What’s my purpose? Why am I here on earth?
These two questions have the power to shape our perspectives and our understanding of ourselves. And our answer to these questions forms the core of how and why we go about doing our daily tasks.
“He went about doing good in the world and God was with him.” (Acts 10:38). These simple words underscore Christ’s purpose while on earth.
Perhaps it’s that simple. His life, our lives, are all about doing good in the world, about multiplying love.
That was Christ’s purpose, and he carried it out daily in whatever he did. Sitting with the woman at the well. Teaching his disciples how to pray. Breaking bread with fishermen, harlots, and tax collectors.
And what’s most noticeable about Christ’s life is what he did before he went out into the world. Each day, before he encountered others, he sat alone in solitude. He connected with his Dad. As a result, his Dad—God—was with him. As a result of his time alone with the Father, there was a flow between their hearts, and Jesus received an inner wisdom that guided and formed him as a result of his time alone with the Father.
In his quiet times, my guess is Christ often pondered how deeply his Father loved him. Because if he didn’t have that understanding, that simple faith in his Dad’s love for him, he’d be more focused on trying to dig himself out of the hole of self-doubt and fear than doing good.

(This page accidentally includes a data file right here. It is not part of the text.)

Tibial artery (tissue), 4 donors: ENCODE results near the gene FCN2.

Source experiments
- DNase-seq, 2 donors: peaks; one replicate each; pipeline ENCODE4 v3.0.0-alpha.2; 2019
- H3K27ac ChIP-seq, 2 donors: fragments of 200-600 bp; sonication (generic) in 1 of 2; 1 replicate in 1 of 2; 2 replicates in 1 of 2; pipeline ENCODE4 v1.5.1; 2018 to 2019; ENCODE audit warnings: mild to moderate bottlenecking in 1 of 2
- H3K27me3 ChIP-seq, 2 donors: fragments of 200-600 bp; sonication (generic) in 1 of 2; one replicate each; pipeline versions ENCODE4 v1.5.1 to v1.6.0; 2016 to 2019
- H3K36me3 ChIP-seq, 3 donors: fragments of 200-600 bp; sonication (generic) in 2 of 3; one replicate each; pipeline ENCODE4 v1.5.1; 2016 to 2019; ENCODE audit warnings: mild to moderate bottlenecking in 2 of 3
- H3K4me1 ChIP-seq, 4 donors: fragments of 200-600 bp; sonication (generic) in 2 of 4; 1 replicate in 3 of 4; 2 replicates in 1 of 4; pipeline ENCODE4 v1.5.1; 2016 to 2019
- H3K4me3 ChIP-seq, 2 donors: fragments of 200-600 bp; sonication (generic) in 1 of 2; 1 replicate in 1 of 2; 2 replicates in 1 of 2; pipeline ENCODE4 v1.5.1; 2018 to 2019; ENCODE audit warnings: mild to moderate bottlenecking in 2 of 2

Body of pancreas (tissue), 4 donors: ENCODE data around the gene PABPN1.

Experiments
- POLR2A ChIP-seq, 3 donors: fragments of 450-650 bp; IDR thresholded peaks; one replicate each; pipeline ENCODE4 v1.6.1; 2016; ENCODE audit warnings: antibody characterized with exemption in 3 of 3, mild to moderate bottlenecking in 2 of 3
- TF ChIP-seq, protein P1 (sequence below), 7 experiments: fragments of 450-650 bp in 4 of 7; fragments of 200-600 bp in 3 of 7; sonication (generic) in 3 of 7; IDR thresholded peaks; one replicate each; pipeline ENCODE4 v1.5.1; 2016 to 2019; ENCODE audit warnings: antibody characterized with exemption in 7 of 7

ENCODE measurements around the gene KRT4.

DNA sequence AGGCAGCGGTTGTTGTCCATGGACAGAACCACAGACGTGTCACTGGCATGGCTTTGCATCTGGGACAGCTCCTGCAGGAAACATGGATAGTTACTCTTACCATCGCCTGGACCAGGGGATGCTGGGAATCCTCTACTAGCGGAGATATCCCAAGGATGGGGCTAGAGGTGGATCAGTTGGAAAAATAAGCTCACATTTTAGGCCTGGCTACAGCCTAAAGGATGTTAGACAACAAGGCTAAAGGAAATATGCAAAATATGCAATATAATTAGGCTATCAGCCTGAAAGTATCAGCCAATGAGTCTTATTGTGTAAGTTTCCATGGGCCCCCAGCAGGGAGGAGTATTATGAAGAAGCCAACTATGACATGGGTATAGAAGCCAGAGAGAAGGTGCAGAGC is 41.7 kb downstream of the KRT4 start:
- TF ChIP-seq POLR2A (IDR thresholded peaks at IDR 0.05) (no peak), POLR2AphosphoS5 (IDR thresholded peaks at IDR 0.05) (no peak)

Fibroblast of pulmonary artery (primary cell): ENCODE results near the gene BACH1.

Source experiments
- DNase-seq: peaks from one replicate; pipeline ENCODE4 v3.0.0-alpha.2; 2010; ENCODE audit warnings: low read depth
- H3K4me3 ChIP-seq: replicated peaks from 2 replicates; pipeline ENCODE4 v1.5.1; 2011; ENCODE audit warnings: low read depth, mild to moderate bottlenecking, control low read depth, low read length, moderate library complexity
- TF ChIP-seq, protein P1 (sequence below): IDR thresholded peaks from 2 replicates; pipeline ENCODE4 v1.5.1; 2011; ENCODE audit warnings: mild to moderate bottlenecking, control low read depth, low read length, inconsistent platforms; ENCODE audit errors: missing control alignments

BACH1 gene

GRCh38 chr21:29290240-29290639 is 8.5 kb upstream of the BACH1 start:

Thomas Merton says, “The root of Christian love is not the will to love, but the faith that one is loved. The faith that one is loved by God.”
Without that understanding—the faith that we are loved by God just as we are—we cannot do good in the world. Rather, we become noisy gongs trying to earn a love we’ve already been given, an unconditional, perfect love that created us and sustains our existence.
Our minds cannot fully grasp the concept of God’s unconditional love. But our hearts, that place where our soul resides, know it’s true. God loves me, God loves you, just the way we are.
Our faith in that love frees us to move into the world with a heart of gratitude, so that like Christ, God is with us, and we go about doing good. We multiply Christ’s love through ordinary tasks such as preparing a meal, greeting those we see, earning our living, listening patiently to a friend who’s overwhelmed by life. Doing good simply because we know we are loved by God and we wish to share that love.
Perhaps that’s our purpose in life: accepting the unconditional love of the Creator and allowing that love to flow in us, so that through us, God can create more love in the world.
What’s our purpose? Why are we here? I don’t know for sure. But my heart knows. And my heart is grateful for God’s unconditional love. It knows that when he uses me to put more good into the world, I feel happy on the inside. I find my reason, my purpose for living. I discover how much God truly loves us and how he multiplies his love through us. And like Christ, we go about doing good in the world—and God is with us.
—brian j plachta